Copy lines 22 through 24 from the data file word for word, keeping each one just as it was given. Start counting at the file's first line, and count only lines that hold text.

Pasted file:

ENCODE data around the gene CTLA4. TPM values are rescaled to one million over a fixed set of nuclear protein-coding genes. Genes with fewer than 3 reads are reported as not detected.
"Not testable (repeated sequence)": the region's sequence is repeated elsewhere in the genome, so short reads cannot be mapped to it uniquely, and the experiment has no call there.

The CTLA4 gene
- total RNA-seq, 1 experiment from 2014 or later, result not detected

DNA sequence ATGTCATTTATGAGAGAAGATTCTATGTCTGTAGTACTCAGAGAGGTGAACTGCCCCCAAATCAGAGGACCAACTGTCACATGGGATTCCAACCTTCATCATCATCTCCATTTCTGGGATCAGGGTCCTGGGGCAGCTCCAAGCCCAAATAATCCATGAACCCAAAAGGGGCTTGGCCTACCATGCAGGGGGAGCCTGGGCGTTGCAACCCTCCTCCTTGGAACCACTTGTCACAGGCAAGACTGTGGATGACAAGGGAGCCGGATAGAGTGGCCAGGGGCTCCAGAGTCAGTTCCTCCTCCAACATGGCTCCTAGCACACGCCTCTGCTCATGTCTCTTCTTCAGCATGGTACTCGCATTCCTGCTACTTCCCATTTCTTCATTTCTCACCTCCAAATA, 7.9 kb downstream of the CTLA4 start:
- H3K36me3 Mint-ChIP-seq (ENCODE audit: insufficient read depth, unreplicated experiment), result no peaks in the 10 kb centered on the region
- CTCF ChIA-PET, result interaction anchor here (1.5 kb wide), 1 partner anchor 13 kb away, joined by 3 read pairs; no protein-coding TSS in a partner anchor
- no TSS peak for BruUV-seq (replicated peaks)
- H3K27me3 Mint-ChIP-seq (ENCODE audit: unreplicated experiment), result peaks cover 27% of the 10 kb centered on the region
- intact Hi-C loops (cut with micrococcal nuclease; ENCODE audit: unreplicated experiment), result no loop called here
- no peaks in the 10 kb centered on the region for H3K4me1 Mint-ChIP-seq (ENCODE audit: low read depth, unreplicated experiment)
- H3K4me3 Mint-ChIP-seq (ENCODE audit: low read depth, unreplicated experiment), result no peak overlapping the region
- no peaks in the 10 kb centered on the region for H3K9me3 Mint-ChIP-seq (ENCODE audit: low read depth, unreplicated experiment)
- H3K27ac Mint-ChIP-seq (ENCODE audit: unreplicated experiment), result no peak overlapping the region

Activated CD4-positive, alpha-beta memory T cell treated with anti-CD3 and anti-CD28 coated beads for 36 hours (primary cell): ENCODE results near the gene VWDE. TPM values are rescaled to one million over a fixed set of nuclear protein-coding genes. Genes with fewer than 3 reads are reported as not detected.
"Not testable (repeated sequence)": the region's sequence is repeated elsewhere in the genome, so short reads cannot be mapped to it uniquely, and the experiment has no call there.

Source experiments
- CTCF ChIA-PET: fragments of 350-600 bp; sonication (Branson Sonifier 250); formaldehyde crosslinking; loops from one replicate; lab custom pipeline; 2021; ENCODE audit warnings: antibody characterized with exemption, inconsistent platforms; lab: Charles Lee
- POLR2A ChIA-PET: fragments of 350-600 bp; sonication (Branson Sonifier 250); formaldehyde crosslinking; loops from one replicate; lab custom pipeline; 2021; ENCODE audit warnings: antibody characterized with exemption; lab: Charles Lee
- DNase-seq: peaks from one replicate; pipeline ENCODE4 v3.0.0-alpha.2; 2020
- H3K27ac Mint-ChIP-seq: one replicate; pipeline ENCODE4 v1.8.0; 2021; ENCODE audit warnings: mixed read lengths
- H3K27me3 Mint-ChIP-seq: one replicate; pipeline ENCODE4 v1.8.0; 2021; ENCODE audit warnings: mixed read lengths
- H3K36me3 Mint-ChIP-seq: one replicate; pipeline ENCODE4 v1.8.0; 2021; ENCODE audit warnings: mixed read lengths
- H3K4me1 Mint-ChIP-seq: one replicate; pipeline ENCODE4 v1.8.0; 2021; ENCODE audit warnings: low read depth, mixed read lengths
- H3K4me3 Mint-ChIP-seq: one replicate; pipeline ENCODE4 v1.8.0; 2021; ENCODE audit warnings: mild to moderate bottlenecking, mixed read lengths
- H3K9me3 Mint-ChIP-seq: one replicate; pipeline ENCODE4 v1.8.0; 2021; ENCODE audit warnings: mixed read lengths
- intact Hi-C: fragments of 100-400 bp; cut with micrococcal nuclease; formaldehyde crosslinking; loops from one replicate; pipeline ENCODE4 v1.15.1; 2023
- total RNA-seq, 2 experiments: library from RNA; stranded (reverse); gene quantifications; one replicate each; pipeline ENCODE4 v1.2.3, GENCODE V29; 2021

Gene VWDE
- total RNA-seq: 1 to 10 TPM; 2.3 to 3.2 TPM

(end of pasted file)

- H3K27me3 Mint-ChIP-seq: one replicate; pipeline ENCODE4 v1.8.0; 2021; ENCODE audit warnings: mixed read lengths
- H3K36me3 Mint-ChIP-seq: one replicate; pipeline ENCODE4 v1.8.0; 2021; ENCODE audit warnings: mixed read lengths
- H3K4me1 Mint-ChIP-seq: one replicate; pipeline ENCODE4 v1.8.0; 2021; ENCODE audit warnings: low read depth, mixed read lengths